The death of Peter P. Verigin in 1939 left the B.C. Doukhobor community (including Krestova) in a rather unsettled state. In searching for answers amid the many different interpretations which surfaced, some in the village could not hold back their feelings of extreme frustration at the injustices and misunderstandings they perceived on the part of the government. But Grandmother Berikoff did not take part in this radical trend.
Her life underwent a radical change, however, when she was introduced to a certain Michael Verigin (a distant relative and close associate of Peter P. Verigin) who had moved from the Verigin district in Saskatchewan to Vancouver with his wife and son to operate a rooming house and work in the labour force on the side.
Peter P. (Chistiakov) Verigin had at one point told Michael that ‘the Father wanted to see him’, although Michael did not understand what that meant at the time. Several weeks after the leader’s death, Michael happened to be walking down a street in Vancouver when he felt a tap on his shoulder. Turning around, he saw his late friend standing beside him, and heard his voice say: ‘The time is now. Come, the Father is ready to see you.’ Boarding a train at the station, the two men sped away ‘swiftly upward’ to a place where ‘the Father met with Michael’, instructing him to come back to earth and deliver a message to the Doukhobor people.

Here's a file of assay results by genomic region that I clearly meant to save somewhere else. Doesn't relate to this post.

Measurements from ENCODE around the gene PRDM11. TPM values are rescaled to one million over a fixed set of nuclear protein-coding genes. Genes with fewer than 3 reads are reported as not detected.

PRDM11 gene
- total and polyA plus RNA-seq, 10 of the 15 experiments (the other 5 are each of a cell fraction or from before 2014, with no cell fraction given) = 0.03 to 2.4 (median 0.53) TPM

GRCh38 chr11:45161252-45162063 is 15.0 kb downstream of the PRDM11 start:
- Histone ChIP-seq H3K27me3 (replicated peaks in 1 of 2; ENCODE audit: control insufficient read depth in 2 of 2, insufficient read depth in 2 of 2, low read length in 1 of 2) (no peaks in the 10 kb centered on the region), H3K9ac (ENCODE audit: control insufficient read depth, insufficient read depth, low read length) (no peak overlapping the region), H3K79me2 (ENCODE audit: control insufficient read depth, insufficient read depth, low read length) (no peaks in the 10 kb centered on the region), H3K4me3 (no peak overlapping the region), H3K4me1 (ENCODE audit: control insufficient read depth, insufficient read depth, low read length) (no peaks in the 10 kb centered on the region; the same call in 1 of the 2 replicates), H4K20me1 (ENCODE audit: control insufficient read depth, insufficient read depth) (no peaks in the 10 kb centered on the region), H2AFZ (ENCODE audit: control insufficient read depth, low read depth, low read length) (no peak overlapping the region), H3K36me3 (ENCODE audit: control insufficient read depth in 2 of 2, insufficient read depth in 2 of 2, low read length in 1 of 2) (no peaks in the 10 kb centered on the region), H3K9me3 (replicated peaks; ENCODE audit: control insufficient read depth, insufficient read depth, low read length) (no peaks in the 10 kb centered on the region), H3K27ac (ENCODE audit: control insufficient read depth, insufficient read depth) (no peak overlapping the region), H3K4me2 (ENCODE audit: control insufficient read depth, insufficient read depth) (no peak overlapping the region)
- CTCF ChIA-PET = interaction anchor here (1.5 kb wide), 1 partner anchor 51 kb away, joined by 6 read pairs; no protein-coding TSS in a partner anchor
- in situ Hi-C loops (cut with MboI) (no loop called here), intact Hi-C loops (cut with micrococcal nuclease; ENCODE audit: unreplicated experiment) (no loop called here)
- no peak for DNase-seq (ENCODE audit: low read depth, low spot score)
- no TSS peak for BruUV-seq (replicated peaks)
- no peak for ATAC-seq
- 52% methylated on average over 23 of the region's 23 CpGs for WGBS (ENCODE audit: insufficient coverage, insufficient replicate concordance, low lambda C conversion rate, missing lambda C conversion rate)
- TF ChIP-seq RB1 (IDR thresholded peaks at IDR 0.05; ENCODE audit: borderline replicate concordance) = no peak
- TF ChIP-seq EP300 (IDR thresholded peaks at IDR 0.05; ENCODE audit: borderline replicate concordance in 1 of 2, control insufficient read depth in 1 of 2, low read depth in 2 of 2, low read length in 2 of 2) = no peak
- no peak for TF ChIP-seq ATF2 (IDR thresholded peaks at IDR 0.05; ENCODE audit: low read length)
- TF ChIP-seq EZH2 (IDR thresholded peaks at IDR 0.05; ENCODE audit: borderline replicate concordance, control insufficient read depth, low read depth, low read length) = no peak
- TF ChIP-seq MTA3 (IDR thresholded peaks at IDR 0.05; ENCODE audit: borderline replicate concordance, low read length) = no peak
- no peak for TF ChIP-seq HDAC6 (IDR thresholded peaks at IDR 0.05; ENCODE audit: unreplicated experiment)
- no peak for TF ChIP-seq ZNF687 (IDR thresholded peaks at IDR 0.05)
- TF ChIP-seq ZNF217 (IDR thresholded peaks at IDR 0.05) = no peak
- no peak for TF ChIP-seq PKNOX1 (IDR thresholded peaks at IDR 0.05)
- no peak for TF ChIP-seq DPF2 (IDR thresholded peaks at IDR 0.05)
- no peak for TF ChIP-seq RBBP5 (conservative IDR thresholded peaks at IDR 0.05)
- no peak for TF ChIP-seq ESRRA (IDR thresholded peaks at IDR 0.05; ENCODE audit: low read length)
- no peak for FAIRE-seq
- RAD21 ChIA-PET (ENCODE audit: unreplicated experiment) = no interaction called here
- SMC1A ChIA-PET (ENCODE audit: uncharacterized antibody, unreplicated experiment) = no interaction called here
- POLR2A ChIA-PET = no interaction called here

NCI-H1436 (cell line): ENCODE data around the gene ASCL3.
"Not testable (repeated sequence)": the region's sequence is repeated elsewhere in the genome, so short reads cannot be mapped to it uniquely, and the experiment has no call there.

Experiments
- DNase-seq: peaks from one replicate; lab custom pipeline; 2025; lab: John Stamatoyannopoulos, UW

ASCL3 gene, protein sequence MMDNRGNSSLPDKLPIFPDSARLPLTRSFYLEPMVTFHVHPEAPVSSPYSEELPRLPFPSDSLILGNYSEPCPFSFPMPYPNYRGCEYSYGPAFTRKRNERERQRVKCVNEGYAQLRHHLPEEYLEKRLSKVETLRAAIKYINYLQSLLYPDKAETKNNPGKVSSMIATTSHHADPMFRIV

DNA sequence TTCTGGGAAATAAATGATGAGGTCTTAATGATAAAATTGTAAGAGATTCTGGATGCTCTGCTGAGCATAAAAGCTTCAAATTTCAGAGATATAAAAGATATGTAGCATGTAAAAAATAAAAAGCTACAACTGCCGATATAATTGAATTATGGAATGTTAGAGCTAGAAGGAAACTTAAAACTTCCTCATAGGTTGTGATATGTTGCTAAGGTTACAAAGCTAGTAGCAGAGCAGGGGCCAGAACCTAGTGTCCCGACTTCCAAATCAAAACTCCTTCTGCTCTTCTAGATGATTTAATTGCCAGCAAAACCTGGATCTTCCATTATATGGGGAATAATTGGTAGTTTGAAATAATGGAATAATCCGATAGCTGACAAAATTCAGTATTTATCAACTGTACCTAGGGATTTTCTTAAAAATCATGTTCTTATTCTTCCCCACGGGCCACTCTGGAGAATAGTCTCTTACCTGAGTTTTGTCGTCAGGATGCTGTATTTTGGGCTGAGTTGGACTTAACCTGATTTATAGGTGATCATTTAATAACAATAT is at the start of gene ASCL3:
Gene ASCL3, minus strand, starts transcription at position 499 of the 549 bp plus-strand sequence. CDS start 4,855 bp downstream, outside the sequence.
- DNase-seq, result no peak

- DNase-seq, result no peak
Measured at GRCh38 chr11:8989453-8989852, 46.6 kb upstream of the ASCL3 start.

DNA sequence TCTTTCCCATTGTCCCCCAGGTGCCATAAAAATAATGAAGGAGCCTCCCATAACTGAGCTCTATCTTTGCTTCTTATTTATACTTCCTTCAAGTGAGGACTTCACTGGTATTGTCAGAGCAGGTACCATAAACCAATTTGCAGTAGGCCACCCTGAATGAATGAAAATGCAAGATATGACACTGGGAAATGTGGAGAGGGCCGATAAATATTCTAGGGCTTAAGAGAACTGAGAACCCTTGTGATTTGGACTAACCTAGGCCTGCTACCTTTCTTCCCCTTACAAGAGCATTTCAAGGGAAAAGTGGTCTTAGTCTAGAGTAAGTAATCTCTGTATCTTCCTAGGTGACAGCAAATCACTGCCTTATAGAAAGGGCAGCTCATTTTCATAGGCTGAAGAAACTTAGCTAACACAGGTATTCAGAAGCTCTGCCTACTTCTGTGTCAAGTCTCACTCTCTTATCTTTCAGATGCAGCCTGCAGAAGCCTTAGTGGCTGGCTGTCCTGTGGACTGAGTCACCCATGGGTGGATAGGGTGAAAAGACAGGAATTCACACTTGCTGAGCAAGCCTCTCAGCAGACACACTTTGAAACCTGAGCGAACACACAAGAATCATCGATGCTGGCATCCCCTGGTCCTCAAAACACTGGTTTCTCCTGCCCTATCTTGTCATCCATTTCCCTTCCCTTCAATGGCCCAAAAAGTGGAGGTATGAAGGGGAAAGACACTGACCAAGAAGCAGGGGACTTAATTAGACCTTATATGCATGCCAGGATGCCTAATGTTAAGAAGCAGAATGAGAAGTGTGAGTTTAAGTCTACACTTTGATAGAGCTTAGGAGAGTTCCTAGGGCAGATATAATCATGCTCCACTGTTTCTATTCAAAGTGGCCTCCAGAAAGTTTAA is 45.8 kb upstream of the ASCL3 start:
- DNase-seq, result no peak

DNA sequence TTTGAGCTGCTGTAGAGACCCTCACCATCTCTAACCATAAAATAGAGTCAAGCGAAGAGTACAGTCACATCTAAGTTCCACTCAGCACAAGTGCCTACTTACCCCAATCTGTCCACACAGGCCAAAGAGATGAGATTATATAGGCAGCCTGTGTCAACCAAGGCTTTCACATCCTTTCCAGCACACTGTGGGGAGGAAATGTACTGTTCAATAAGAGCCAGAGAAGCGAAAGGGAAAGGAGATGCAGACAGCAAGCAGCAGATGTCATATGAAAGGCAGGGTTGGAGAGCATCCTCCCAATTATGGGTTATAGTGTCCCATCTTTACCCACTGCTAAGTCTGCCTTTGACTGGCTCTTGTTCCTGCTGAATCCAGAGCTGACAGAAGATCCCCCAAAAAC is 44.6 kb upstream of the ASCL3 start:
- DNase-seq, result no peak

Some listeners utterly discredited his message, while others accepted it, at least in their own way. The message essentially urged all Doukhobors to:
Stop thinking, doing and living in unconstructive ways. Begin to organize yourselves in communities where all can live in the spirit of communal brotherhood, working for peace and harmony. Share and learn to overcome greed, selfishness, jealousy and mistrust.
A particular part of the message was directed toward the ‘Sons of Freedom’:
Enough burning and jails for you. When one of you goes to jail there are ten people who must work to support you. You come and work together in the community where everything is held in common, where one person works and that goes to support ten people, the women, the children, the elders and the indigent.